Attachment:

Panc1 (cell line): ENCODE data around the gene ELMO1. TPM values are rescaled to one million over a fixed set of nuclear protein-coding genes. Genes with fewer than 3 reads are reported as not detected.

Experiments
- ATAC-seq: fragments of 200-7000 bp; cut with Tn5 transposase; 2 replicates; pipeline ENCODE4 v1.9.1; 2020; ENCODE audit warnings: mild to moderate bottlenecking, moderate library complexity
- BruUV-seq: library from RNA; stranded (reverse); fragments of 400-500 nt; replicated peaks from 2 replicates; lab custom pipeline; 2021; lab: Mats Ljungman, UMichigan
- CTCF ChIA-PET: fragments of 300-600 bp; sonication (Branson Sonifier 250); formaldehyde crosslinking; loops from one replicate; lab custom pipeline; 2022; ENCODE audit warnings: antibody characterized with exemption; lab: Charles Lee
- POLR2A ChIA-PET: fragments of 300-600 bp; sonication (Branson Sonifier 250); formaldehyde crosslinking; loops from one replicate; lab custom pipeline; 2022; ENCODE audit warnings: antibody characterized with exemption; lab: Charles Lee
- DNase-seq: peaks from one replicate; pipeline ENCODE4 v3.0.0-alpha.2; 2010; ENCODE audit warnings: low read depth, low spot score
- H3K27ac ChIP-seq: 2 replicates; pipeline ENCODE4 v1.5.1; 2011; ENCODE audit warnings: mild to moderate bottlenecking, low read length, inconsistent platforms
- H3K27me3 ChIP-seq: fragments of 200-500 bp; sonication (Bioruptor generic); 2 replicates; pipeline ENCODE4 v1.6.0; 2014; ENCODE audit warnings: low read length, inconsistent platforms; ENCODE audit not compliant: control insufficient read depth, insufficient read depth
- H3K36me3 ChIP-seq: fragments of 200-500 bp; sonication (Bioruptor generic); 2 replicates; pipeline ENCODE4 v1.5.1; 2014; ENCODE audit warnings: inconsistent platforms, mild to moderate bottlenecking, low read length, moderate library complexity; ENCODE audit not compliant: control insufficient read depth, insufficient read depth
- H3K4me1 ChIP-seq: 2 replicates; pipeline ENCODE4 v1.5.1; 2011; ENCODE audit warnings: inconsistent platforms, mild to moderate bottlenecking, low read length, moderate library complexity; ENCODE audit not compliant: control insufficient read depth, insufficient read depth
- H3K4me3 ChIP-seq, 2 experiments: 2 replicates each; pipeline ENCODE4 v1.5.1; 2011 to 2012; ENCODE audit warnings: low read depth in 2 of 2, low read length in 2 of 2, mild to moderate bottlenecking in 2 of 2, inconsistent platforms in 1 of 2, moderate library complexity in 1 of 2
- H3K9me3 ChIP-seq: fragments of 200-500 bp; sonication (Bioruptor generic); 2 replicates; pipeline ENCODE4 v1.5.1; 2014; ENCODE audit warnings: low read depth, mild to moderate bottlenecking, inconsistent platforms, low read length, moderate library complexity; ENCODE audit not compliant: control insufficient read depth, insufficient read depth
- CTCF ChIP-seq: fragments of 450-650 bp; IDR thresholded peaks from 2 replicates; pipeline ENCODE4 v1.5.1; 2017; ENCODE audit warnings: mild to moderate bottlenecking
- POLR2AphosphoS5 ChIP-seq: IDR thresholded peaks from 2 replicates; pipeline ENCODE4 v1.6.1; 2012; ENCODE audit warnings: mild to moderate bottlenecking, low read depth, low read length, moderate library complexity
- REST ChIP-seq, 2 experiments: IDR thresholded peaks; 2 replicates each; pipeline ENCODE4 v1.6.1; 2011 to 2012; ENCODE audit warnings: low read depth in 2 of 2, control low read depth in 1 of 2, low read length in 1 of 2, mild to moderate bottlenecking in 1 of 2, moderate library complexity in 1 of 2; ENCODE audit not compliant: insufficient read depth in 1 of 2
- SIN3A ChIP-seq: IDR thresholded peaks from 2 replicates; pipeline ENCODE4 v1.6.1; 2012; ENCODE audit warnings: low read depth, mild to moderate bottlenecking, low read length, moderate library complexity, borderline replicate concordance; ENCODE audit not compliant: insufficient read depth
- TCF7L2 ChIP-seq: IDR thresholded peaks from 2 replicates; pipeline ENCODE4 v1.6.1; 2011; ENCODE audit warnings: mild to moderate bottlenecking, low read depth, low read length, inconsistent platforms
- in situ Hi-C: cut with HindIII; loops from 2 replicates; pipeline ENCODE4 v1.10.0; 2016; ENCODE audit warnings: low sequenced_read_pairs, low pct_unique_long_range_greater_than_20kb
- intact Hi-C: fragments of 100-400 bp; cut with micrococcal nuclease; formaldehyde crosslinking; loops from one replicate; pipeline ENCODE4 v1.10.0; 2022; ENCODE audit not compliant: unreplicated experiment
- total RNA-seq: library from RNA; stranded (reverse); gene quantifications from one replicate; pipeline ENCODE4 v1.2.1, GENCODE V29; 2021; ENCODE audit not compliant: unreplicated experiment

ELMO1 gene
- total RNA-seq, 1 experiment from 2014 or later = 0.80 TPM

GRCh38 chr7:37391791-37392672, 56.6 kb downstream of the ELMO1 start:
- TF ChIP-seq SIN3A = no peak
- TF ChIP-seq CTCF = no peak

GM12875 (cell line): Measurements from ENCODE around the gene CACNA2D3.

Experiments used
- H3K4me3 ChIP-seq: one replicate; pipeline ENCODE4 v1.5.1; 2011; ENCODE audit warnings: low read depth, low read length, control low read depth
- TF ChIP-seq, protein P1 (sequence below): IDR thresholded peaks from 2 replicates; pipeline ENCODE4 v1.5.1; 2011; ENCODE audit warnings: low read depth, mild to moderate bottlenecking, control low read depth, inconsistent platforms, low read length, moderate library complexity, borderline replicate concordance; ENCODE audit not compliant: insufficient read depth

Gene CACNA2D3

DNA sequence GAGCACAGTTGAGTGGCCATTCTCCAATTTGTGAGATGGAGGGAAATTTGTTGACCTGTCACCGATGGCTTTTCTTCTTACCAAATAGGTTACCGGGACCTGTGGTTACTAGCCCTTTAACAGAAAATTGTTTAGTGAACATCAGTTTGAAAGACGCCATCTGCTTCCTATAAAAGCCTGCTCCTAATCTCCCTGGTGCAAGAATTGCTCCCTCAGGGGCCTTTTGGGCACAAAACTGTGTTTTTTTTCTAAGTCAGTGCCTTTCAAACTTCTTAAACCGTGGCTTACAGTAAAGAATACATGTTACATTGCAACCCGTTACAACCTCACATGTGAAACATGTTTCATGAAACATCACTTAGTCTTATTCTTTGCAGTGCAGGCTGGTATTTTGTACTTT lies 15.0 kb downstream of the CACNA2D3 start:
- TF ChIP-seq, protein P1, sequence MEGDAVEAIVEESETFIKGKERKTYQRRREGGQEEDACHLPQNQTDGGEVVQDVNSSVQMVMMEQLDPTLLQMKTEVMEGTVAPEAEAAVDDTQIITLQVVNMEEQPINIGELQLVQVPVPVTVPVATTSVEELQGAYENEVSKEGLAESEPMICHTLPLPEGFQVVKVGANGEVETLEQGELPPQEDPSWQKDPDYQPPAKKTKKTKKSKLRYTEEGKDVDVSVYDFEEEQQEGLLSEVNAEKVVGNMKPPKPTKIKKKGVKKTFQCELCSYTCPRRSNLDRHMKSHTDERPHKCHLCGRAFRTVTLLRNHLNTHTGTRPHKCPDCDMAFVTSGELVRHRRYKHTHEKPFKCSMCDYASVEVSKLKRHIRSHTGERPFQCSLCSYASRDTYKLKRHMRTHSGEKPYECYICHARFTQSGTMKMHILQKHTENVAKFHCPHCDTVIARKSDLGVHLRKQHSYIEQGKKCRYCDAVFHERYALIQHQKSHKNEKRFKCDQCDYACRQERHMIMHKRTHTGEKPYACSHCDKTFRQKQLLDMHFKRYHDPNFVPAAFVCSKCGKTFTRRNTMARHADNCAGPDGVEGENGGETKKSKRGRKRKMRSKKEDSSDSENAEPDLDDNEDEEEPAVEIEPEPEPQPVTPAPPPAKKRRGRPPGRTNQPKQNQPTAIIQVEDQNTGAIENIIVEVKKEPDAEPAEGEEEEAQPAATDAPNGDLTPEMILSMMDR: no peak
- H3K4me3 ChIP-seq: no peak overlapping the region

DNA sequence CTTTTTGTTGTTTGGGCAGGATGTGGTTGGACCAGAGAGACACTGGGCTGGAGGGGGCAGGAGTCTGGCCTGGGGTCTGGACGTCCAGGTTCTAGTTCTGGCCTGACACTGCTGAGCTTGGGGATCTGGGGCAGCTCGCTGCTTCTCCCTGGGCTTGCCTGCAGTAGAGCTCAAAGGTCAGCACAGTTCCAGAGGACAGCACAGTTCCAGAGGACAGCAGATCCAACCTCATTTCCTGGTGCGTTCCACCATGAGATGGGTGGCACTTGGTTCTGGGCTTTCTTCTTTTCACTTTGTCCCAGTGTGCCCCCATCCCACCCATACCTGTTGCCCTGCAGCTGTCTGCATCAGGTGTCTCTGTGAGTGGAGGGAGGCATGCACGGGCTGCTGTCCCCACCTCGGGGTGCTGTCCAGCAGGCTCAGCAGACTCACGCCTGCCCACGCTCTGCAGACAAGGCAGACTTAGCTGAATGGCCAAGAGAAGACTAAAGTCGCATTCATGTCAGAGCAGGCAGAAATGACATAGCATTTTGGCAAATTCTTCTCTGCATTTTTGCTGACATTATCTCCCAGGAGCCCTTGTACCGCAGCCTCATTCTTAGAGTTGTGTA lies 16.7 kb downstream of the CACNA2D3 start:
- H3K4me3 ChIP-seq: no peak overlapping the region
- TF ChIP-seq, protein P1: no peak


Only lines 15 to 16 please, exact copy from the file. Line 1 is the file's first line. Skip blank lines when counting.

- POLR2AphosphoS5 ChIP-seq: IDR thresholded peaks from 2 replicates; pipeline ENCODE4 v1.6.1; 2012; ENCODE audit warnings: mild to moderate bottlenecking, low read depth, low read length, moderate library complexity
- REST ChIP-seq, 2 experiments: IDR thresholded peaks; 2 replicates each; pipeline ENCODE4 v1.6.1; 2011 to 2012; ENCODE audit warnings: low read depth in 2 of 2, control low read depth in 1 of 2, low read length in 1 of 2, mild to moderate bottlenecking in 1 of 2, moderate library complexity in 1 of 2; ENCODE audit not compliant: insufficient read depth in 1 of 2